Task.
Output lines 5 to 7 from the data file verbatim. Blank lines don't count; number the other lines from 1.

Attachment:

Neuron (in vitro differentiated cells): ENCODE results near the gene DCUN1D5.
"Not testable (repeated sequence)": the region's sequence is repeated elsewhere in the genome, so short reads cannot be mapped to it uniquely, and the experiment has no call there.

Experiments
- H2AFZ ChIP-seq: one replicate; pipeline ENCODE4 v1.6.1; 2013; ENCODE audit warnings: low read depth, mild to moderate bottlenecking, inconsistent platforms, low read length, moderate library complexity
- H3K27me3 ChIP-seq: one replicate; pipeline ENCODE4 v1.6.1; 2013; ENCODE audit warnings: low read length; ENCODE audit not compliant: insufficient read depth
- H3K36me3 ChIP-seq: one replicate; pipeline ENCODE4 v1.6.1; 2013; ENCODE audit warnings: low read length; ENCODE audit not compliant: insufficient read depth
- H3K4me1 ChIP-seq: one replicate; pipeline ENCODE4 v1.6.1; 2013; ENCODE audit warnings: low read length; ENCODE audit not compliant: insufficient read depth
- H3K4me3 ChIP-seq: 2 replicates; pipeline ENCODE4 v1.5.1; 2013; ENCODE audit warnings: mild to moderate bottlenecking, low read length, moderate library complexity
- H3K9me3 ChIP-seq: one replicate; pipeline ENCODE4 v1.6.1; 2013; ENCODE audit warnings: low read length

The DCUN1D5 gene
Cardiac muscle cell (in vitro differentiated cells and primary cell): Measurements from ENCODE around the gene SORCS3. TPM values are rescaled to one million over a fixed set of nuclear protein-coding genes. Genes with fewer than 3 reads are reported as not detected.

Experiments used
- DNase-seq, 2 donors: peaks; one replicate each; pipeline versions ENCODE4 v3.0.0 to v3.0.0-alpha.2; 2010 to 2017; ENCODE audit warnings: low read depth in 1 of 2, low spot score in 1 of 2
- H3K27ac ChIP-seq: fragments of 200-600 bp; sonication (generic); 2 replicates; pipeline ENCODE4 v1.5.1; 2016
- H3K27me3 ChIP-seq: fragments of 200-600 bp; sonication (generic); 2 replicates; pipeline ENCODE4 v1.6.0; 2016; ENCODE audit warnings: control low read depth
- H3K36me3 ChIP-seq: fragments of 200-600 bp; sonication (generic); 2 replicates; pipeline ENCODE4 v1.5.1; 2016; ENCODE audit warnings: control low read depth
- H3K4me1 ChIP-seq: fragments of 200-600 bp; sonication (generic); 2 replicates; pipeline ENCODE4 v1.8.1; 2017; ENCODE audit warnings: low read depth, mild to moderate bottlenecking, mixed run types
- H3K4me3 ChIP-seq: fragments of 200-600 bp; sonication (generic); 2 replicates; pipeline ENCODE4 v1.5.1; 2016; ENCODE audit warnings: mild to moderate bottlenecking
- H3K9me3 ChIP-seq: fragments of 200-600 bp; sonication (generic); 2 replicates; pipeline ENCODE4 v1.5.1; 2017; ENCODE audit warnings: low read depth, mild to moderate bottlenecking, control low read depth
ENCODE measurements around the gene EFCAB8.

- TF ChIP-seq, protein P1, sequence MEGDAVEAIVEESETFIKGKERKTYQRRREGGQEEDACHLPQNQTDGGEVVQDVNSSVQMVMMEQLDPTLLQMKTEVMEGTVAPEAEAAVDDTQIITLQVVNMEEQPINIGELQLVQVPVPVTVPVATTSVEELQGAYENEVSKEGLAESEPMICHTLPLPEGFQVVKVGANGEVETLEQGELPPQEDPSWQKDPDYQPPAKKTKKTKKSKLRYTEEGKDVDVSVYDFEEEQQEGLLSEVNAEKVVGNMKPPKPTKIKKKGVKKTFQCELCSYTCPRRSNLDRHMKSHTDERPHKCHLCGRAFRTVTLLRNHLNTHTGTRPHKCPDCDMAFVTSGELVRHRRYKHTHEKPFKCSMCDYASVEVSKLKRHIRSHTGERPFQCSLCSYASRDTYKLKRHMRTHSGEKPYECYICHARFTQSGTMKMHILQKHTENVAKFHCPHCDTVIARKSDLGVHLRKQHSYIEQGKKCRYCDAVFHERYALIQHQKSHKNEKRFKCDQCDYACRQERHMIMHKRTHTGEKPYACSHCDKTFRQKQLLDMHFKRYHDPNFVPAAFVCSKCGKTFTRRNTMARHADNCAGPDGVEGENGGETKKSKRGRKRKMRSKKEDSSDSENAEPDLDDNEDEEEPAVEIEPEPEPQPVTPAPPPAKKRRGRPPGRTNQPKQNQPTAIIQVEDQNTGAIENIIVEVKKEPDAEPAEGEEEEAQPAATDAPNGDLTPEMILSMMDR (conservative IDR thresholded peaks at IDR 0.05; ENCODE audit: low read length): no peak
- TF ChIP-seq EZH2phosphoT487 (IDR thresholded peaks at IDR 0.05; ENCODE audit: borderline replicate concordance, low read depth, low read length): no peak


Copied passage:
- H3K27me3 ChIP-seq: one replicate; pipeline ENCODE4 v1.6.1; 2013; ENCODE audit warnings: low read length; ENCODE audit not compliant: insufficient read depth
- H3K36me3 ChIP-seq: one replicate; pipeline ENCODE4 v1.6.1; 2013; ENCODE audit warnings: low read length; ENCODE audit not compliant: insufficient read depth
- H3K4me1 ChIP-seq: one replicate; pipeline ENCODE4 v1.6.1; 2013; ENCODE audit warnings: low read length; ENCODE audit not compliant: insufficient read depth